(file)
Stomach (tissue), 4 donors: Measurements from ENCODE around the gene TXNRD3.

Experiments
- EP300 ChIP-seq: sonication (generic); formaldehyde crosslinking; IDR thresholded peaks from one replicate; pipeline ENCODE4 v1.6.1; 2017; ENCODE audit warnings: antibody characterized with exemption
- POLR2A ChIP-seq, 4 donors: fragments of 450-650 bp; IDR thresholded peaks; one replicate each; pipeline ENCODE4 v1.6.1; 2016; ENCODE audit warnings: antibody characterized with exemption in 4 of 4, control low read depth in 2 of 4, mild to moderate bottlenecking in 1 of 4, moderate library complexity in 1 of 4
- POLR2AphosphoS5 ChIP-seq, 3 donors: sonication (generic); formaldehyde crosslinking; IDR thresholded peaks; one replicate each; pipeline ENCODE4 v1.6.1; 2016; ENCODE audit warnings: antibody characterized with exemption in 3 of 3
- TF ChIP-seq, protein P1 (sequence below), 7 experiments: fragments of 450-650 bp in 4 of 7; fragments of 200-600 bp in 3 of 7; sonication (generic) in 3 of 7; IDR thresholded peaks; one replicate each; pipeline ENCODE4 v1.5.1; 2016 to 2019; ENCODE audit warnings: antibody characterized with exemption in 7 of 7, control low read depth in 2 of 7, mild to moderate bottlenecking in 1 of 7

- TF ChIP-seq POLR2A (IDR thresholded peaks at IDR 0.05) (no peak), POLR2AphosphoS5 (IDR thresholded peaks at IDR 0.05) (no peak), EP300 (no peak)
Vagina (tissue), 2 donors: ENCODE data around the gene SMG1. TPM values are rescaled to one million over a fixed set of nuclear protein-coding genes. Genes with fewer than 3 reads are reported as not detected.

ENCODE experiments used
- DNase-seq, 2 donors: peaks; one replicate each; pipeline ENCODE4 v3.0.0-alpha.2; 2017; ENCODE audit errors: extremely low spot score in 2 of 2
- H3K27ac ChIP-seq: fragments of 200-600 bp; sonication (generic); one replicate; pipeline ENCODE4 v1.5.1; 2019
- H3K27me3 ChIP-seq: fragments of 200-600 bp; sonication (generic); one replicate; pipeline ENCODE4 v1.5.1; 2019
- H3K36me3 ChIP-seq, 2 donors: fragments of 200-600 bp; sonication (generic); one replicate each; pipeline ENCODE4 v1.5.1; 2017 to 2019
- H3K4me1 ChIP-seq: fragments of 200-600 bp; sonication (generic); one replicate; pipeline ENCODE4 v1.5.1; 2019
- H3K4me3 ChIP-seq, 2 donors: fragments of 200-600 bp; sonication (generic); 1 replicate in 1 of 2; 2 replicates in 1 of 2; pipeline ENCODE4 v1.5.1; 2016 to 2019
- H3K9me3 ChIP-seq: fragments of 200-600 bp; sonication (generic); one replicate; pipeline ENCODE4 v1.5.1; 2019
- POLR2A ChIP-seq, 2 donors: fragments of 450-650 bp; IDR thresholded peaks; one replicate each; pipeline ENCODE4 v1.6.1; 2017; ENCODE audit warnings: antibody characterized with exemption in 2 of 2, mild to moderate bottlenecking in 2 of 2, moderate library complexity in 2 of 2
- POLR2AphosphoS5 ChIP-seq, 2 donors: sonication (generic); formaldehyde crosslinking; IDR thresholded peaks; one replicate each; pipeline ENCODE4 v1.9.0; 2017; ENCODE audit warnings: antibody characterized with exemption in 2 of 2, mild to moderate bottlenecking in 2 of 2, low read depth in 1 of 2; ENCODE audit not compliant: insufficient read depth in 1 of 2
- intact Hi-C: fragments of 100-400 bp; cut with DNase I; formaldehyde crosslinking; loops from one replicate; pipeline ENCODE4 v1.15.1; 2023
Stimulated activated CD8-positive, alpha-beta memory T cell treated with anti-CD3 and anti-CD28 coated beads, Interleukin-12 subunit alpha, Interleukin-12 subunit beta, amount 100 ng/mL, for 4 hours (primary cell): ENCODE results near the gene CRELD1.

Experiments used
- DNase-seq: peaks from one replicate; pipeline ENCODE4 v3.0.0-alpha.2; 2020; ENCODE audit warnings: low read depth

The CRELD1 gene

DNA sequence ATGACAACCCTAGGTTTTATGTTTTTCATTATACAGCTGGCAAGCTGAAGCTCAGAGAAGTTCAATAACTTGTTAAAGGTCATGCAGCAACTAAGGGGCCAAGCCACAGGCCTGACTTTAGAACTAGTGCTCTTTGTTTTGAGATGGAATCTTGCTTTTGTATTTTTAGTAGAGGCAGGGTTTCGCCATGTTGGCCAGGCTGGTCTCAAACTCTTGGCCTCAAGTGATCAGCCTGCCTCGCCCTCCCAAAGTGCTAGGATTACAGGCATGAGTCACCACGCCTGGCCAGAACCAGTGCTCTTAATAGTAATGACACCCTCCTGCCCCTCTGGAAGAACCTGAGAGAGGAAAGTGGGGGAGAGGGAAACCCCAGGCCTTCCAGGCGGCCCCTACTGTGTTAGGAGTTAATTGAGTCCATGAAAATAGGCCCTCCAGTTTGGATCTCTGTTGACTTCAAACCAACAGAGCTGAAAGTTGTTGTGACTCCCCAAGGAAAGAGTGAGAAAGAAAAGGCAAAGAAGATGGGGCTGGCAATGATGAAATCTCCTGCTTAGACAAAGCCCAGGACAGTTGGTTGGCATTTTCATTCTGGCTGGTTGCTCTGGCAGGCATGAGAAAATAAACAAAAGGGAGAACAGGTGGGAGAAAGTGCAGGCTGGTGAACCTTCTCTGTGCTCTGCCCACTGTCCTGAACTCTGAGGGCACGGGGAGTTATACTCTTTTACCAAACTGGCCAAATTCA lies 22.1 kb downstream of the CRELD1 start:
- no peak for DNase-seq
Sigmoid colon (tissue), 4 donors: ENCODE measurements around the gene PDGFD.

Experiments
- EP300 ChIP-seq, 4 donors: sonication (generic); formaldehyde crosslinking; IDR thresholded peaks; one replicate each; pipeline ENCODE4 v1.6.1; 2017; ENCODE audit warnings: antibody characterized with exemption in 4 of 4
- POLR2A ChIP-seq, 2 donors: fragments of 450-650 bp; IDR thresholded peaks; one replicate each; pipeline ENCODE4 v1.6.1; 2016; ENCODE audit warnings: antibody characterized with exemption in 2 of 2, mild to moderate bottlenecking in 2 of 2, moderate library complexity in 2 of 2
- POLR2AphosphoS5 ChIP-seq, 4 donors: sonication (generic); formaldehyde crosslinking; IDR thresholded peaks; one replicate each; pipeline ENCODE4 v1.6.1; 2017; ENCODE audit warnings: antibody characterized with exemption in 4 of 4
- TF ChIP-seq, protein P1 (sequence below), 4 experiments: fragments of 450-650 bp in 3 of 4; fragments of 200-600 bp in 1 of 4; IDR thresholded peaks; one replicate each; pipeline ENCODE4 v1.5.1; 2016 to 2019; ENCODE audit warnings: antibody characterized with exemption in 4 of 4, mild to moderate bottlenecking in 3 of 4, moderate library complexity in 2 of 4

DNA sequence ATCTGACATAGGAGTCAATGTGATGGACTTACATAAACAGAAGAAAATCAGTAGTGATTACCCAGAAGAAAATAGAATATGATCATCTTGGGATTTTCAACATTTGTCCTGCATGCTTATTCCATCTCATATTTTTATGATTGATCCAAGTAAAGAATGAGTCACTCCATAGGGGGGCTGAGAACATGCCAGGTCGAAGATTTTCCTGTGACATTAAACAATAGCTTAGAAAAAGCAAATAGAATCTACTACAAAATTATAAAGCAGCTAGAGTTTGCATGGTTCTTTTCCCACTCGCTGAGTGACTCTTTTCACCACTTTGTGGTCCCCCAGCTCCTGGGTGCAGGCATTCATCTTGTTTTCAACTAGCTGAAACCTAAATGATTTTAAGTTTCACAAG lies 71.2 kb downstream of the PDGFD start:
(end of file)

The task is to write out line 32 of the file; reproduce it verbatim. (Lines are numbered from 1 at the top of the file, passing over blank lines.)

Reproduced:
DNA sequence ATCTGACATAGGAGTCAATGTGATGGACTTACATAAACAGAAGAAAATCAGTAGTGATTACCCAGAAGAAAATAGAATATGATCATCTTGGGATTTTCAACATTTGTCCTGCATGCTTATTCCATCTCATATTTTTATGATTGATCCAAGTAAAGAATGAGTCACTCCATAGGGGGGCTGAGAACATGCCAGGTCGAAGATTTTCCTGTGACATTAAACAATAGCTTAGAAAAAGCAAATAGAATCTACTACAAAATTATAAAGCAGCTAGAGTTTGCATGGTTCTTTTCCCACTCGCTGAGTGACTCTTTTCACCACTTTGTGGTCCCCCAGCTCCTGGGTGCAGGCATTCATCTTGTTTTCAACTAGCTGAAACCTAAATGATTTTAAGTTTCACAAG lies 71.2 kb downstream of the PDGFD start: